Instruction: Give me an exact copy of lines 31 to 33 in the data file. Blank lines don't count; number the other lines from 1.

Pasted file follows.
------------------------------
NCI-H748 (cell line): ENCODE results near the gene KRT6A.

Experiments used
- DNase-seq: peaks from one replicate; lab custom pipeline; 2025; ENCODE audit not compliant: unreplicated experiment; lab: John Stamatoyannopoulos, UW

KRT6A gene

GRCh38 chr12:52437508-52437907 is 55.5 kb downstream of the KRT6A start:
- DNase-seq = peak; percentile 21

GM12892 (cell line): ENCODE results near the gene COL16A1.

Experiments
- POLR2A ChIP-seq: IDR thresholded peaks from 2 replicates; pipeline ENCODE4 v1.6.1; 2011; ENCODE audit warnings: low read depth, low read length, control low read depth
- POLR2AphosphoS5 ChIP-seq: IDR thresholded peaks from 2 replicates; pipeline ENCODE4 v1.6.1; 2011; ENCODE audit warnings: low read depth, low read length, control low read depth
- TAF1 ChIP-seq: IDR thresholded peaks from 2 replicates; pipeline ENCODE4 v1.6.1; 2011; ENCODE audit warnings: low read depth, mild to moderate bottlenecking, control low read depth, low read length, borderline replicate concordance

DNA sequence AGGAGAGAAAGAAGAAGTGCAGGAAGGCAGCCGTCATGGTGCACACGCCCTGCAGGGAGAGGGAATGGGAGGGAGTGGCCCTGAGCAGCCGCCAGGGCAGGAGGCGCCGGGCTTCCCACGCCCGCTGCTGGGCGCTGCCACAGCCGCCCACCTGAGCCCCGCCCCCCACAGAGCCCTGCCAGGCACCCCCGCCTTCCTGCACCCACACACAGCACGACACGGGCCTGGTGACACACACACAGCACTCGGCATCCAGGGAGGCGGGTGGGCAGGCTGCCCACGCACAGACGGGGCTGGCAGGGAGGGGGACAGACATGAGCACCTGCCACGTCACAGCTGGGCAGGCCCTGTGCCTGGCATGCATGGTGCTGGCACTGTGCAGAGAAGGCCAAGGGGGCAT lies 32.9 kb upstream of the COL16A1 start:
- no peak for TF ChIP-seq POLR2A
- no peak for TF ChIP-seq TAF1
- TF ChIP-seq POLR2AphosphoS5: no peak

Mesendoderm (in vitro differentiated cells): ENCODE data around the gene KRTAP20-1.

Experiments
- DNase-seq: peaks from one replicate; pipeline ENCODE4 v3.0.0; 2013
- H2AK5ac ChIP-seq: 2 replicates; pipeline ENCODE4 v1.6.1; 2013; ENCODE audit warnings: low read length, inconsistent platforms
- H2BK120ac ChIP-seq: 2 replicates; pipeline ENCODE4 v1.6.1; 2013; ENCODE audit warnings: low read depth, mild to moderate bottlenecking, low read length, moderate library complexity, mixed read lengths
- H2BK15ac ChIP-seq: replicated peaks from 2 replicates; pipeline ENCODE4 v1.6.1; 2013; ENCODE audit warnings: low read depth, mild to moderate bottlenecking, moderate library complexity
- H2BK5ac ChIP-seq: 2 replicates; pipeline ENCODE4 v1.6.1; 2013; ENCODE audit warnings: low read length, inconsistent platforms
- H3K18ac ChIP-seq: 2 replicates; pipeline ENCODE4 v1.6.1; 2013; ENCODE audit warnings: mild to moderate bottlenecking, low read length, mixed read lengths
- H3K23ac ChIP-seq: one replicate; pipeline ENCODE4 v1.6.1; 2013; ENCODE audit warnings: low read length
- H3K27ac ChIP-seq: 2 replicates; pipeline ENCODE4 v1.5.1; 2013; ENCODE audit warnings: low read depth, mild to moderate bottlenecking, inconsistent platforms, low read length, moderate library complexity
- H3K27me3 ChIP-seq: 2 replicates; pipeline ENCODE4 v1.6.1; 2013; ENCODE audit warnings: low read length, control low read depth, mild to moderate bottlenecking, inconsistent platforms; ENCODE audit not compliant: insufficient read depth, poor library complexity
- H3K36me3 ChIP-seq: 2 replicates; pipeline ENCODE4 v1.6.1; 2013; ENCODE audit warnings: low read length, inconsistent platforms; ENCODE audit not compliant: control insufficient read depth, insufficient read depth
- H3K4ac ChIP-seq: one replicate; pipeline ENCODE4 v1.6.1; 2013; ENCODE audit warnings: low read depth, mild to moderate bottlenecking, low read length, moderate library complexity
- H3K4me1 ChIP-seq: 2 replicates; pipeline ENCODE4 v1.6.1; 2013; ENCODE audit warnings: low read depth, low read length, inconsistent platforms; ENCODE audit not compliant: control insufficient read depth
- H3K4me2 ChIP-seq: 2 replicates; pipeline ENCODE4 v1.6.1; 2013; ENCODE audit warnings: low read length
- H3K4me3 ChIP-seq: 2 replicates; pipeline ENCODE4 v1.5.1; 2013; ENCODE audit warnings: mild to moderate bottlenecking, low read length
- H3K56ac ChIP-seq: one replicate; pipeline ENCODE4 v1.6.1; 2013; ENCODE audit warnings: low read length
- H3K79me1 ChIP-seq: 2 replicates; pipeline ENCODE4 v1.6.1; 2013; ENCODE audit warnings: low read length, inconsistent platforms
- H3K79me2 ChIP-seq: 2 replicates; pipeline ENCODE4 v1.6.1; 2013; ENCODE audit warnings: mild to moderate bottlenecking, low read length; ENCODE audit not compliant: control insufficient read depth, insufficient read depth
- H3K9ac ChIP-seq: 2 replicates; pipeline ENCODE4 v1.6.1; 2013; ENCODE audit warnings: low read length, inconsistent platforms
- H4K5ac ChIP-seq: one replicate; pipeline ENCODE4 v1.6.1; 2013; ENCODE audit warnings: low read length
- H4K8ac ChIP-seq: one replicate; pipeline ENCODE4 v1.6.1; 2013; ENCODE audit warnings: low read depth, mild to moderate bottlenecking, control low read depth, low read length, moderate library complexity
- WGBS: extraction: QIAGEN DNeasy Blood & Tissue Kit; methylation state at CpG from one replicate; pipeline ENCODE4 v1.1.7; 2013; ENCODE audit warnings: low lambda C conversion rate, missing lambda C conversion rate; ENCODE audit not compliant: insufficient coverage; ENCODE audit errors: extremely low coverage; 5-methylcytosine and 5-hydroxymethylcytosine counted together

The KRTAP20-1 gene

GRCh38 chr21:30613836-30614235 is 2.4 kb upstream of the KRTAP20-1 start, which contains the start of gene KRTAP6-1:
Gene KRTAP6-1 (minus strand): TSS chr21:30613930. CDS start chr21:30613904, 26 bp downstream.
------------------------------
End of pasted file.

- H3K4me3 ChIP-seq: 2 replicates; pipeline ENCODE4 v1.5.1; 2013; ENCODE audit warnings: mild to moderate bottlenecking, low read length
- H3K56ac ChIP-seq: one replicate; pipeline ENCODE4 v1.6.1; 2013; ENCODE audit warnings: low read length
- H3K79me1 ChIP-seq: 2 replicates; pipeline ENCODE4 v1.6.1; 2013; ENCODE audit warnings: low read length, inconsistent platforms